The Convention on International Trade in Endangered Species of Wild Flora and Fauna (commonly known as the 'CITES Convention')1 makes provision for controlling the trade in species of wild plants that are or may be threatened with extinction as a result of international trade. The Convention lists the species which are threatened with extinction2, those which are anticipated to come under threat unless trade is regulated3, and those species in relation to which trade is required to be regulated for the purpose of preventing or restricting exploitation4, and sets out the means by which trade in those species is
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Issue estoppel is a sub-species of the res judicata doctrine (see Practice Note: The doctrine of res judicata). In addition to the general key requirements for establishing a res judicata (see Practice Note: Key requirements to establish a res judicata), this Practice Note considers the specific
For guidance on the basic features of the doctrine of estoppel and the different classifications it has been subject to, see Practice Note: Estoppel—what, when and how to plead and related content.Promissory estoppel—what is it?Where A has, by words or conduct, made to B a clear and unequivocal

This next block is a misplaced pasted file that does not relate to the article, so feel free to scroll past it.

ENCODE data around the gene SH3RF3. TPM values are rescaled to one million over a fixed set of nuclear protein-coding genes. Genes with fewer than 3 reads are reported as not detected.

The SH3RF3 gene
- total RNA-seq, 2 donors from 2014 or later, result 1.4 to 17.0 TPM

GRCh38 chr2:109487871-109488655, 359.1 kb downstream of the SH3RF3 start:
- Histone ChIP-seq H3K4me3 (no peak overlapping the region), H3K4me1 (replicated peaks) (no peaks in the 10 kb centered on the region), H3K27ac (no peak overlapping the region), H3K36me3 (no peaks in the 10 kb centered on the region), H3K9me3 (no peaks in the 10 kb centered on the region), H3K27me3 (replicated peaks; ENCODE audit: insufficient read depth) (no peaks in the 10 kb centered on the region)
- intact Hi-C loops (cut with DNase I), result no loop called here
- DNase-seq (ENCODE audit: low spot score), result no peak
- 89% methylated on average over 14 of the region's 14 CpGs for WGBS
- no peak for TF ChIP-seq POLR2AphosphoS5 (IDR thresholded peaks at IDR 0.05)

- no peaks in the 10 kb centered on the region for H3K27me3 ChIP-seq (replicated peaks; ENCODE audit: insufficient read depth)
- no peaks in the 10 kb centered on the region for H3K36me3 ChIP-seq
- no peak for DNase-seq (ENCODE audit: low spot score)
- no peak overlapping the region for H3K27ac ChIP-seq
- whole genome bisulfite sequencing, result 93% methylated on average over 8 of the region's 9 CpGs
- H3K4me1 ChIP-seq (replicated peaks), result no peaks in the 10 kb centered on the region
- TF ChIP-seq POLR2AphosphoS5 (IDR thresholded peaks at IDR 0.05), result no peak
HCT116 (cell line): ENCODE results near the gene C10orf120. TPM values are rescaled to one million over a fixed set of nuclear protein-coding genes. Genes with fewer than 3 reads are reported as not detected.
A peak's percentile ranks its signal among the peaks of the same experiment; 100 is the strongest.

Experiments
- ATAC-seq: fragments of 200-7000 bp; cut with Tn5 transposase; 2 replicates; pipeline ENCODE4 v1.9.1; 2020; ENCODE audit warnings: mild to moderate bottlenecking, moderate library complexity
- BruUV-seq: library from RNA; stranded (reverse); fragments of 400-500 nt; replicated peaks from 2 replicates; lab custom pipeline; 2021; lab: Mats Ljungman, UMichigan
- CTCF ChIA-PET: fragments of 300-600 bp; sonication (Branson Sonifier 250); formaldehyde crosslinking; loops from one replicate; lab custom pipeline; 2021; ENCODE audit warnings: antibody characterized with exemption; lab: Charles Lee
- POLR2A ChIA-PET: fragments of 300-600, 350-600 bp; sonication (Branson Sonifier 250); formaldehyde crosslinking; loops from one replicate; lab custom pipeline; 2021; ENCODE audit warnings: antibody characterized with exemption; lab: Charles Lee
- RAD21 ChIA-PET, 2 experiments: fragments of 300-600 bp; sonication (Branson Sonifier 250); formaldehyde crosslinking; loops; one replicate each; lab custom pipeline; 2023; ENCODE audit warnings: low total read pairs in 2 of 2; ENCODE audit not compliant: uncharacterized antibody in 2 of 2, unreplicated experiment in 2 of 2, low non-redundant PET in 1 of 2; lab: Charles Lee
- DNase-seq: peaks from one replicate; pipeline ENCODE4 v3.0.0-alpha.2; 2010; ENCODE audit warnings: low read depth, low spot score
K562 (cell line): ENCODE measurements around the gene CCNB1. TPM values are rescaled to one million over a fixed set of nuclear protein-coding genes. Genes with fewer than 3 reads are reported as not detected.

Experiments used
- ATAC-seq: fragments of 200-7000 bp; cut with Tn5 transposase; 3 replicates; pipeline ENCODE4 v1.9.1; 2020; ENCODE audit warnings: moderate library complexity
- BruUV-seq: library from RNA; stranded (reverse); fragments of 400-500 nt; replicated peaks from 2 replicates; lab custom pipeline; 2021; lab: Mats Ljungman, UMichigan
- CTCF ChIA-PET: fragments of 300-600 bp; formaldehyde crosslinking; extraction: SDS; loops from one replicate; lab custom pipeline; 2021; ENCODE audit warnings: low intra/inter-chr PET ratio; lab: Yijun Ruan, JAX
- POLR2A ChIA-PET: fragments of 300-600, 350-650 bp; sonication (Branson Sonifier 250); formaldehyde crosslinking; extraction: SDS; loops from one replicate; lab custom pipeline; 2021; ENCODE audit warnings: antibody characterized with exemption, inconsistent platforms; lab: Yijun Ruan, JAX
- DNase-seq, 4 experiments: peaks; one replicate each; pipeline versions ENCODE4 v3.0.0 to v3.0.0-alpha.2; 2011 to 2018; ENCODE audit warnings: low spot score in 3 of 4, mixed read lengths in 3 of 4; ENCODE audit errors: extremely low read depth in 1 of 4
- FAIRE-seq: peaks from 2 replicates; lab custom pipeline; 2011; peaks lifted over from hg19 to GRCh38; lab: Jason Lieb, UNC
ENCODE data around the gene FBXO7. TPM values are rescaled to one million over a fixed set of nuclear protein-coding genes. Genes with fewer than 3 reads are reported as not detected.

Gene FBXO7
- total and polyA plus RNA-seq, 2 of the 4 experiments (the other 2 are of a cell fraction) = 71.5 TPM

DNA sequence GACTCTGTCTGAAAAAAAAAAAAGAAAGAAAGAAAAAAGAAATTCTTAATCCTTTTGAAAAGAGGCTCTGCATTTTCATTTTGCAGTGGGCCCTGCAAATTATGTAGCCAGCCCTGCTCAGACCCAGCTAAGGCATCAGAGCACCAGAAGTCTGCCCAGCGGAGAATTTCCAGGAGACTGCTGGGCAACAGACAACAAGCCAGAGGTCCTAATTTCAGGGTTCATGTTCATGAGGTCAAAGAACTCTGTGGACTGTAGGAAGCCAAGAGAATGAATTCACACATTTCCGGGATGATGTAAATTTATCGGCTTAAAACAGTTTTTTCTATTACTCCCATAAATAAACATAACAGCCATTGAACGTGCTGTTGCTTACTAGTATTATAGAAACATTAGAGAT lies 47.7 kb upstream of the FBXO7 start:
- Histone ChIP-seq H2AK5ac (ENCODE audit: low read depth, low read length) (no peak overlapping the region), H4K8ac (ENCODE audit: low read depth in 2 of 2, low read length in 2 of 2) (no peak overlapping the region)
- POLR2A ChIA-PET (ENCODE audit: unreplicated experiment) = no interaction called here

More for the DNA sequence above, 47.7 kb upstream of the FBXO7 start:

BREXIT: As of 31 January 2020, the UK is no longer an EU Member State, but has entered an implementation period during which it continues to be treated by the EU as a Member State for many purposes. As a third country, the UK can no longer participate in the EU’s political institutions, agencies,
This Practice Note examines:•why negative pledge clauses are used in commercial transactions •the consequences of breaching negative pledge provisions•how negative pledges are viewed in the context of security and quasi-security, and•key considerations when drafting a negative pledge clauseWhere
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